At the end of the five-day fair, Somchet said the trip was well worth it. “We were able to see textbooks from publishing houses we’ve never seen before. And there are so many well-made picture books for kindergarten students.”
He vowed to return every year to keep up to date with the trends.
Risuan Aramcharoen, president of Plan for Kids, which publishes children’s books and learning media, agrees with that view, having dispatched her staff specialists on translation rights to Frankfurt for years.
She sees the fair as an opportunity to sell translation rights to other countries too. Plan for Kids has done this with several titles about dinosaurs and the popular character Kung King to buyers in Hong Kong, Macao, Mainland China and Belgium.
But Thais aren’t going to welcome every popular title from the West, Risuan pointed out.
“There’s still a big gap between Thailand and the West in terms of parenting,” she said. “Westerners grow up with books. They don’t ask what you get from reading – they know books are good for kids and help in their development.”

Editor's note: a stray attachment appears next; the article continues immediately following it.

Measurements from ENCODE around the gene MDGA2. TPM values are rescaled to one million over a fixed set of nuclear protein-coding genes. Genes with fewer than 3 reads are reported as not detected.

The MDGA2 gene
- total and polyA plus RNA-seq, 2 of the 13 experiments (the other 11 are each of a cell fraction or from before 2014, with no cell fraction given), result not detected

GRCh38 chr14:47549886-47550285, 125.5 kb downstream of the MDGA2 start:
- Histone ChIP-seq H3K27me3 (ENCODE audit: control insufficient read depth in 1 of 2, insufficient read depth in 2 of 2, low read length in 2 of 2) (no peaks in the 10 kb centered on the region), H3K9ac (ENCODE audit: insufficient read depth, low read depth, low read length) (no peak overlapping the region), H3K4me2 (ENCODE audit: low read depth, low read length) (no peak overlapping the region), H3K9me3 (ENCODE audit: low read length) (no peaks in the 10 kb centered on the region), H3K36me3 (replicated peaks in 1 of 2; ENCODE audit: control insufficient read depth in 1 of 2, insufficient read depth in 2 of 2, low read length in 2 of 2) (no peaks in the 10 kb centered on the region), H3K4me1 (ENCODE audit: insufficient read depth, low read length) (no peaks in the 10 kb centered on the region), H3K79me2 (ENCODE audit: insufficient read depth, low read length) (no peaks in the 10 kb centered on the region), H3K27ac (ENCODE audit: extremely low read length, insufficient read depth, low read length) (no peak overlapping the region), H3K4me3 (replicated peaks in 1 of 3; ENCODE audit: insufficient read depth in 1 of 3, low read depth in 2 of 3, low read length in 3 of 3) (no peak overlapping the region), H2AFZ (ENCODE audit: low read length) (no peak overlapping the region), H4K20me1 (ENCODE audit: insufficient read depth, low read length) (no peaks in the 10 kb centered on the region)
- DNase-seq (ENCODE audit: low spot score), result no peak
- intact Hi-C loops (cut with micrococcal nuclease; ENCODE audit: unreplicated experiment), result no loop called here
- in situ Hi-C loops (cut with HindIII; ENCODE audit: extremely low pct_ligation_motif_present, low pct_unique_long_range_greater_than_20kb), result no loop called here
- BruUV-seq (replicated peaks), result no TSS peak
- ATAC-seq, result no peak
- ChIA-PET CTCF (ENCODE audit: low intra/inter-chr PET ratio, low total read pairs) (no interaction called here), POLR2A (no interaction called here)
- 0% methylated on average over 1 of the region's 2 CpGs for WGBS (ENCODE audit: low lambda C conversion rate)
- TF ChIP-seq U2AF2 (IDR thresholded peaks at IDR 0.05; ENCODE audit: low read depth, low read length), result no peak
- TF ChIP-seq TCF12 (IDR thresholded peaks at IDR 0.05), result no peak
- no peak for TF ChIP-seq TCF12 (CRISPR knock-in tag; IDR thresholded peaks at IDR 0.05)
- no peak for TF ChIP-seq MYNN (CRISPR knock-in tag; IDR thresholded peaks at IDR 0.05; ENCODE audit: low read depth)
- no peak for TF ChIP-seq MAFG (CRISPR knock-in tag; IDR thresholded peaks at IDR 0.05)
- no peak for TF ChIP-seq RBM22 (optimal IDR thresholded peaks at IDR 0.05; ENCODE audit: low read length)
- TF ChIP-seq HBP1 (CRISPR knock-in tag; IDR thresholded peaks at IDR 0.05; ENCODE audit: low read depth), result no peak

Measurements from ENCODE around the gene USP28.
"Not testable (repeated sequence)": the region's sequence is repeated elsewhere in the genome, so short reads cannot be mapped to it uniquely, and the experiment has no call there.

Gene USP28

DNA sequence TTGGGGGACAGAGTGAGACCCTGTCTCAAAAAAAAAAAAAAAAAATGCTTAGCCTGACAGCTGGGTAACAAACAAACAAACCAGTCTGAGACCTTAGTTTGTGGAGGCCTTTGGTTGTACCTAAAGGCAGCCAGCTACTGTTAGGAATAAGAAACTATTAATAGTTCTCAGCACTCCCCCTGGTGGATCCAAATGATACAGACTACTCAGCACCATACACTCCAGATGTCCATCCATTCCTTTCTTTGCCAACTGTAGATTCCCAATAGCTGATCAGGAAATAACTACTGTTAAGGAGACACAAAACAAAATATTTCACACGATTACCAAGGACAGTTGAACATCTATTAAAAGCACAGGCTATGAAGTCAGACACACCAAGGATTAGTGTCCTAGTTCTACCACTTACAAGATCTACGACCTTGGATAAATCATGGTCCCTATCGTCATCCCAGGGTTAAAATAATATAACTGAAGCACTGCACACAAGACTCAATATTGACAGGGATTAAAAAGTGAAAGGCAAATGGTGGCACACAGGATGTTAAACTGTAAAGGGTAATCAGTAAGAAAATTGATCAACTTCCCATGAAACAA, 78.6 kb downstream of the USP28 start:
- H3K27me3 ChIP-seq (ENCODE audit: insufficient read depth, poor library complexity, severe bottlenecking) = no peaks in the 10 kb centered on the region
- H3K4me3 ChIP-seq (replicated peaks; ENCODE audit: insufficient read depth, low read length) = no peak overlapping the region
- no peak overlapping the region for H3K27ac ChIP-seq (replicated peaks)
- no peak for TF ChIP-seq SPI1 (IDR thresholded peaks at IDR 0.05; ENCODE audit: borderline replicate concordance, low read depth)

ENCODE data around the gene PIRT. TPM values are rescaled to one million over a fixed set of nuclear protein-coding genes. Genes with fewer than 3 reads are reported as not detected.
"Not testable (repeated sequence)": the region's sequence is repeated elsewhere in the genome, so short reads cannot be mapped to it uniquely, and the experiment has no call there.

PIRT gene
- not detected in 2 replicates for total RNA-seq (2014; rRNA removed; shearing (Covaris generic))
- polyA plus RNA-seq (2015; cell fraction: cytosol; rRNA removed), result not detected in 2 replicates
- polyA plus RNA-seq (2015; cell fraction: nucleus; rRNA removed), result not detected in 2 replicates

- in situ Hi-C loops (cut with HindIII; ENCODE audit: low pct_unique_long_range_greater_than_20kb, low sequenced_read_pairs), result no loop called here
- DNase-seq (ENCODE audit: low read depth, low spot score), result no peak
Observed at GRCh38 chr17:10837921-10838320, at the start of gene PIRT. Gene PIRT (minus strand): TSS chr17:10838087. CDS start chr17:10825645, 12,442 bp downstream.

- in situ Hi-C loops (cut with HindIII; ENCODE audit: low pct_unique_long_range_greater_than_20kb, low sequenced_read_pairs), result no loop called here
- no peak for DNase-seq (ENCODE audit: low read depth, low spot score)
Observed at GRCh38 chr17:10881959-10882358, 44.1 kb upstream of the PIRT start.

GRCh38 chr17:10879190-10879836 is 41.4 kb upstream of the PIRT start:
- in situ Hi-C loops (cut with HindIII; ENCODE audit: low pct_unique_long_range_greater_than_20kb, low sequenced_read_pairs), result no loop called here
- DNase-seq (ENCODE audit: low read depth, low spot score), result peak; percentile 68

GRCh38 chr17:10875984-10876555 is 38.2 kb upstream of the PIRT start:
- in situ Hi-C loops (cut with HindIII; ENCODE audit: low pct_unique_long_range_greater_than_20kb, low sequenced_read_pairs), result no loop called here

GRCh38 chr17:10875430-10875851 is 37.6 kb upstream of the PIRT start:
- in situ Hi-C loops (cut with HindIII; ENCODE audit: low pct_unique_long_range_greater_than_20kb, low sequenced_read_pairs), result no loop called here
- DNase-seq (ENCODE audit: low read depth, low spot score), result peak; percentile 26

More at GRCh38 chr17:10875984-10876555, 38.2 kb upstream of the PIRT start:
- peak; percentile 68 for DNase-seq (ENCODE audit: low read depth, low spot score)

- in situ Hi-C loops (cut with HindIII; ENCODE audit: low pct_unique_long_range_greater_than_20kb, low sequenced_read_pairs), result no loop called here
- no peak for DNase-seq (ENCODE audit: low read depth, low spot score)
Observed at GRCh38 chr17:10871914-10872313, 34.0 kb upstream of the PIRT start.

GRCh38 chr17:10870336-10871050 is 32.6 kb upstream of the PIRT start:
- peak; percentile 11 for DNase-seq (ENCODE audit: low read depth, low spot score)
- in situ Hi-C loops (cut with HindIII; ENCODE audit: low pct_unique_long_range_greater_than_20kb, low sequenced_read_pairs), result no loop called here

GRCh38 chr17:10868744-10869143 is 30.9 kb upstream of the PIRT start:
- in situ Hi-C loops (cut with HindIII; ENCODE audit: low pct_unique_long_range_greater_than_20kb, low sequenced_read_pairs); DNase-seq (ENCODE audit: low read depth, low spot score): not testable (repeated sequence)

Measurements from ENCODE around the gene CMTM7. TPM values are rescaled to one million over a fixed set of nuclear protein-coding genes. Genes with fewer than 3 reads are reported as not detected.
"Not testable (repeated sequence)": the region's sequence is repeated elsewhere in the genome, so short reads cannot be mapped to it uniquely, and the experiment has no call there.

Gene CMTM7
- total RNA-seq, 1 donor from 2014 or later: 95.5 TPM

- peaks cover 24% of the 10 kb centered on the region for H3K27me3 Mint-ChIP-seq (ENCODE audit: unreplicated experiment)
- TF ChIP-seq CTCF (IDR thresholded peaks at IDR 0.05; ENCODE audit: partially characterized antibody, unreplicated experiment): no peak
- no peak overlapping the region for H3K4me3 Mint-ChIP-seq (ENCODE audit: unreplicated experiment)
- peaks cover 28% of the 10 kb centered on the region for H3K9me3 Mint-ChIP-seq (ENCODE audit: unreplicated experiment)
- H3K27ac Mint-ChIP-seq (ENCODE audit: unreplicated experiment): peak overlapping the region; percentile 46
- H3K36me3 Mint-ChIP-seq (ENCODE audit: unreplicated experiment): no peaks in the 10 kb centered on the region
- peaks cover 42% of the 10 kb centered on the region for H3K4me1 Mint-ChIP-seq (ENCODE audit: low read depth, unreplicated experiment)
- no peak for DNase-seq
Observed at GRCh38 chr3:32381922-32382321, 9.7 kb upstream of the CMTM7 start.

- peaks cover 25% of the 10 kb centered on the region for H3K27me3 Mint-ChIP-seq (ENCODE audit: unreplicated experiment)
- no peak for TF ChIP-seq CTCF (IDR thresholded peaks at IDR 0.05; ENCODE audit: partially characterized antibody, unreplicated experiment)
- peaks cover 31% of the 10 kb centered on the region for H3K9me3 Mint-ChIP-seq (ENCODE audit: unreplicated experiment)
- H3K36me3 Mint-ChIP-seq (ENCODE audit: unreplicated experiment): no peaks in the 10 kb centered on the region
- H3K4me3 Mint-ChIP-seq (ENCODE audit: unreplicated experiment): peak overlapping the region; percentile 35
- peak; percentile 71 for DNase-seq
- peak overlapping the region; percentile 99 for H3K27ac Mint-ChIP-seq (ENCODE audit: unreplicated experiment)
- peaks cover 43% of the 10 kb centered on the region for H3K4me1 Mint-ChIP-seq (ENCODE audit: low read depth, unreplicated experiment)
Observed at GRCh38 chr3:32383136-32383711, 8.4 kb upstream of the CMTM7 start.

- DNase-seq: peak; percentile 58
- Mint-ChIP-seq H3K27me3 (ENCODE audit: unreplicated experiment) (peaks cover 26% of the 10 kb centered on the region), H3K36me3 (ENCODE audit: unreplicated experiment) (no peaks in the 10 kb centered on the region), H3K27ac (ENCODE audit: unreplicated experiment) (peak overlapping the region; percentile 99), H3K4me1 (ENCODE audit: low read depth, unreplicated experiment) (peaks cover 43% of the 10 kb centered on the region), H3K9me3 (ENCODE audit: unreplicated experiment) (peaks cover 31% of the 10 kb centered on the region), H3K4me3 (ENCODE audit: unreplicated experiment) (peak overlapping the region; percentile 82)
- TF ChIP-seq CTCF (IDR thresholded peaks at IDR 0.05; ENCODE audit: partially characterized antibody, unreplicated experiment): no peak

That makes imaginative stories popular in the West, but they don’t sell as well in Thailand.
“Thai parents will look for something closer to daily life, such as teaching kids how to do household chores and brush their teeth or encouraging them to eat vegetables,” said Risuan. This stems from the fact that many Thai parents didn’t grow up with books themselves and don’t understand how books can contribute to a child’s mental and emotional development.
“I’m often asked. ‘Which type of books should I buy?’” she said, and some parents believe there’s no need to give books to children until they’re in school.
But there are more and more Thai parents who understand how books can help pre-schoolers, she said, and that will gradually improve the overall reading culture in Thailand. Kids who grow up with books will get their own children reading early.
Electronic books haven’t had an impact on her publishing house, Risuan said, because young learners need the sight and feel of printed books. “But it’s obvious that adults are now reading books and getting their news on their mobile phones. So the big impact is on the print media that depend on advertising,” she noted, citing the closure of a slew of magazines and newspapers in Thailand.